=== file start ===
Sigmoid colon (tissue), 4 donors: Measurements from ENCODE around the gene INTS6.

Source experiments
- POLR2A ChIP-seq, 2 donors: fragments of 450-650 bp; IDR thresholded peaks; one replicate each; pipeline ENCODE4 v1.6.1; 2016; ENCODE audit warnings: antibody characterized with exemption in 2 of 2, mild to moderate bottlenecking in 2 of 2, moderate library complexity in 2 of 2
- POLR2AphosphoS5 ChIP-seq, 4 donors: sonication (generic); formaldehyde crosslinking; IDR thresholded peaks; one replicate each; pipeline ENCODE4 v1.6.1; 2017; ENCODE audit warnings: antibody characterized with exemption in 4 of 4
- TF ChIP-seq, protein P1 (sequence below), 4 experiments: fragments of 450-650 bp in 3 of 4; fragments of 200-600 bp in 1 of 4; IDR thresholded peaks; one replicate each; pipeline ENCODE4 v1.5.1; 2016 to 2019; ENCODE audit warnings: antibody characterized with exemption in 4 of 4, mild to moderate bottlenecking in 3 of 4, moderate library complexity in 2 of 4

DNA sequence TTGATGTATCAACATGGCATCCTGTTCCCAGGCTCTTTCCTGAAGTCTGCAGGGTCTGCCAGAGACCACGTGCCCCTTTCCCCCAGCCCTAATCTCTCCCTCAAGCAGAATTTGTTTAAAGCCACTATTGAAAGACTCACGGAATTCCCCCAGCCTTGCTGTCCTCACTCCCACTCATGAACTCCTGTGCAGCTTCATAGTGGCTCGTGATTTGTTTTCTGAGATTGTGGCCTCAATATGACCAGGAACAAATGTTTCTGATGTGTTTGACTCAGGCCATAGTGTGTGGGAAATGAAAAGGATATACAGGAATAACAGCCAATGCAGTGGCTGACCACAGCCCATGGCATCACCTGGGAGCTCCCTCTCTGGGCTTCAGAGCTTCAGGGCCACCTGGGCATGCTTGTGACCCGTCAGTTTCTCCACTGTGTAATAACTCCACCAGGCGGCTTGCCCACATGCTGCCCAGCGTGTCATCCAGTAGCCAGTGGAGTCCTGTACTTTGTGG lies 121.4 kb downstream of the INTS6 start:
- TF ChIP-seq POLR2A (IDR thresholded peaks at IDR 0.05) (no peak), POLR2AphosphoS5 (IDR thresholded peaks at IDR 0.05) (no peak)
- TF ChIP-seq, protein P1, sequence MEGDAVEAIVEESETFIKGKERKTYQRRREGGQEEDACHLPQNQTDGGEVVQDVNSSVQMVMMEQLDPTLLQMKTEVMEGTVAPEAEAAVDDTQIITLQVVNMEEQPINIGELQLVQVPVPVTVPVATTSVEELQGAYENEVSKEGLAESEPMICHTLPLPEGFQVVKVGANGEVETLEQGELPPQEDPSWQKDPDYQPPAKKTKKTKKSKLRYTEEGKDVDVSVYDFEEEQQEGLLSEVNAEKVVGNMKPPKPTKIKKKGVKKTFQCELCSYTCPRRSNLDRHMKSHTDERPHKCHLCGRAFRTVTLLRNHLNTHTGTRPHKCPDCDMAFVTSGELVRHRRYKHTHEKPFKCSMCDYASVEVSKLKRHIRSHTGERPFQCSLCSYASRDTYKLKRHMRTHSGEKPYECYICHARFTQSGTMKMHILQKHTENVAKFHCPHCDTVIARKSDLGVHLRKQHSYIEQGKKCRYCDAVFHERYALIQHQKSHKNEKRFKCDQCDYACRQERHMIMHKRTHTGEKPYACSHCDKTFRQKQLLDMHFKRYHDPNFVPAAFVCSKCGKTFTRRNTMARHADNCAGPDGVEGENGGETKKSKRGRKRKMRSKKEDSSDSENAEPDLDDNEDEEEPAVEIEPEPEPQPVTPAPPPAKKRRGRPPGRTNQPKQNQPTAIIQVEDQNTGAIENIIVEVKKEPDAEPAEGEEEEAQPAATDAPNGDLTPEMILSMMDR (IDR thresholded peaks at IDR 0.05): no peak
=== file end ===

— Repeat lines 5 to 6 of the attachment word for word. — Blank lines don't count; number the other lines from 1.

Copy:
- TF ChIP-seq, protein P1 (sequence below), 4 experiments: fragments of 450-650 bp in 3 of 4; fragments of 200-600 bp in 1 of 4; IDR thresholded peaks; one replicate each; pipeline ENCODE4 v1.5.1; 2016 to 2019; ENCODE audit warnings: antibody characterized with exemption in 4 of 4, mild to moderate bottlenecking in 3 of 4, moderate library complexity in 2 of 4

DNA sequence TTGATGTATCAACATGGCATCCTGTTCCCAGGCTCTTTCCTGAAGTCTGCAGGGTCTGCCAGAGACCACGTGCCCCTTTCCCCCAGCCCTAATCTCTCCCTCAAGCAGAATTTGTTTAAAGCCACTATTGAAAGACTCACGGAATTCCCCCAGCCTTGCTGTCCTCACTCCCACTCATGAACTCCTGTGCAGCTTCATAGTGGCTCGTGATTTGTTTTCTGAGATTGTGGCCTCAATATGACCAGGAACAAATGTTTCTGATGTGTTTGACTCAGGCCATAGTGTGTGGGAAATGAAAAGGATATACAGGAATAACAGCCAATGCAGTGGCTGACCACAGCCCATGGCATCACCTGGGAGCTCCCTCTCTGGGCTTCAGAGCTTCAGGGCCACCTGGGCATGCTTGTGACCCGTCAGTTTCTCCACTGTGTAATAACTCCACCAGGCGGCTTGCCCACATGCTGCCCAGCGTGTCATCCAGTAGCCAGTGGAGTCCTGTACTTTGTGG lies 121.4 kb downstream of the INTS6 start: